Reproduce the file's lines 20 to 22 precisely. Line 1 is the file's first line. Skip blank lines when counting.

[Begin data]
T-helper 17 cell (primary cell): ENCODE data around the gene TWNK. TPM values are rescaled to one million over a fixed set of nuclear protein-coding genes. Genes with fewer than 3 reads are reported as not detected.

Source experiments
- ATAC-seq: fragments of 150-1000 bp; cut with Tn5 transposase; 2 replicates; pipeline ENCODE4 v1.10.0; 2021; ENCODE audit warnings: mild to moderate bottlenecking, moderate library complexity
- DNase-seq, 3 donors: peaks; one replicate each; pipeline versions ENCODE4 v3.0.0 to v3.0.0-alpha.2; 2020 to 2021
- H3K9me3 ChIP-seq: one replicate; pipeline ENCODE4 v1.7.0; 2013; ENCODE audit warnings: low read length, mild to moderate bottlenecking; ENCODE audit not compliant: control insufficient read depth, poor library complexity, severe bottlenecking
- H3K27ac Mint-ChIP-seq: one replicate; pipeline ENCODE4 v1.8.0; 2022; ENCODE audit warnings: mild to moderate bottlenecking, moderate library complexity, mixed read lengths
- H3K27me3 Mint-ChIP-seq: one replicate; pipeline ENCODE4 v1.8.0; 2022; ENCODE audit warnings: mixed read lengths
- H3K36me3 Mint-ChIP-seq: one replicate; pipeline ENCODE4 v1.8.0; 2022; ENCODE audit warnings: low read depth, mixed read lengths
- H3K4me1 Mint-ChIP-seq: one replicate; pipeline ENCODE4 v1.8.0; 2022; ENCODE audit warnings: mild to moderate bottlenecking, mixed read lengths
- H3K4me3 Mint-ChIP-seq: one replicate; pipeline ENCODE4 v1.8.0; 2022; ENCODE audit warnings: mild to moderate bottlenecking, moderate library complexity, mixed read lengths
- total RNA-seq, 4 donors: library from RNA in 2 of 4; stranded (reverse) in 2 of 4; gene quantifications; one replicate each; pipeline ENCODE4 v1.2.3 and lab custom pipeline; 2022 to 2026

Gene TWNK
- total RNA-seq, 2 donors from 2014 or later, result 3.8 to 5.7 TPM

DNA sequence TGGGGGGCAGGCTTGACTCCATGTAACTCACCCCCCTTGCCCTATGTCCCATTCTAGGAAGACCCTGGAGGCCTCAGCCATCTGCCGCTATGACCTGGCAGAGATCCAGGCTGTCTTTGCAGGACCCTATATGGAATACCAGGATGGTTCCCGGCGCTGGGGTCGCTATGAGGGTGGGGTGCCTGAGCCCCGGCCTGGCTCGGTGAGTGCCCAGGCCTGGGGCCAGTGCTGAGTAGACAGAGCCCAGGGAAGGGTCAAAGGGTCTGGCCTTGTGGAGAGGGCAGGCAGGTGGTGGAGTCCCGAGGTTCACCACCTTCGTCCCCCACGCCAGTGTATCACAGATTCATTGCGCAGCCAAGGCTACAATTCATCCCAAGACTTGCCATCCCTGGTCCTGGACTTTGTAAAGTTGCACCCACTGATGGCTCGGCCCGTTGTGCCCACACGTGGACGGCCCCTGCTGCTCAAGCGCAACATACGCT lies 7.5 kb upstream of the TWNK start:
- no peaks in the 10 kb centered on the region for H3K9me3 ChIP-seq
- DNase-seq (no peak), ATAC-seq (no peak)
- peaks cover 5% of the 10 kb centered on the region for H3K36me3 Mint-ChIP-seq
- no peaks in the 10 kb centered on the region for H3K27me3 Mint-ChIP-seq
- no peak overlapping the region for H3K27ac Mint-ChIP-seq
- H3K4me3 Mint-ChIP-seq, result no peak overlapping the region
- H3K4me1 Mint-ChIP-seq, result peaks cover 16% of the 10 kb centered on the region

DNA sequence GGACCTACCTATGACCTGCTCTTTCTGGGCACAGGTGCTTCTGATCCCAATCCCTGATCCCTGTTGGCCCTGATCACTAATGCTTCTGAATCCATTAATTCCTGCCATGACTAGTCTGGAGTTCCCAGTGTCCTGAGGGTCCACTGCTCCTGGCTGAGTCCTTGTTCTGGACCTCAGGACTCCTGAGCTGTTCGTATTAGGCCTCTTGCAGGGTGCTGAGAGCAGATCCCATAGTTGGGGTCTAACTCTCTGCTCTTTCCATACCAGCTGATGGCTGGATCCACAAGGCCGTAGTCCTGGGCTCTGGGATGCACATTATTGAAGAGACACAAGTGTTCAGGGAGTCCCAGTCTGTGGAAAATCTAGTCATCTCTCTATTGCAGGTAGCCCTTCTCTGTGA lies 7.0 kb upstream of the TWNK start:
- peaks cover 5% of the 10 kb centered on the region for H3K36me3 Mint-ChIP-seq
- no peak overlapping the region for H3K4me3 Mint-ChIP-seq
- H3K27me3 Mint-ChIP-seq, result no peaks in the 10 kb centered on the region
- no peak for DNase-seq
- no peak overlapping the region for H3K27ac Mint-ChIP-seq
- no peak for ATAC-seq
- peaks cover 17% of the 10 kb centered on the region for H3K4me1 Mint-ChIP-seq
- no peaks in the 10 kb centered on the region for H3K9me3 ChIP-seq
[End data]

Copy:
- H3K4me3 Mint-ChIP-seq, result no peak overlapping the region
- H3K4me1 Mint-ChIP-seq, result peaks cover 16% of the 10 kb centered on the region

DNA sequence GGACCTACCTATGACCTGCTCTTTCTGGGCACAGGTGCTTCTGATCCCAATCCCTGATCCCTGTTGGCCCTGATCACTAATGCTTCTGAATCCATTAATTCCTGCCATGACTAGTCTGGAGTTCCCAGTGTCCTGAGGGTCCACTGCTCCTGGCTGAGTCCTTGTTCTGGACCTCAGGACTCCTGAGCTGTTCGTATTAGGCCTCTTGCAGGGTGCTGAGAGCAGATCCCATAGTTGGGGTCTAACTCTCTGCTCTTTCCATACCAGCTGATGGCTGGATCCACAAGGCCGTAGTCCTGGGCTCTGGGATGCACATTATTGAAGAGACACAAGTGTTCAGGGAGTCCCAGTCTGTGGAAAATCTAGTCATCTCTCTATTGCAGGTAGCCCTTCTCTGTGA lies 7.0 kb upstream of the TWNK start: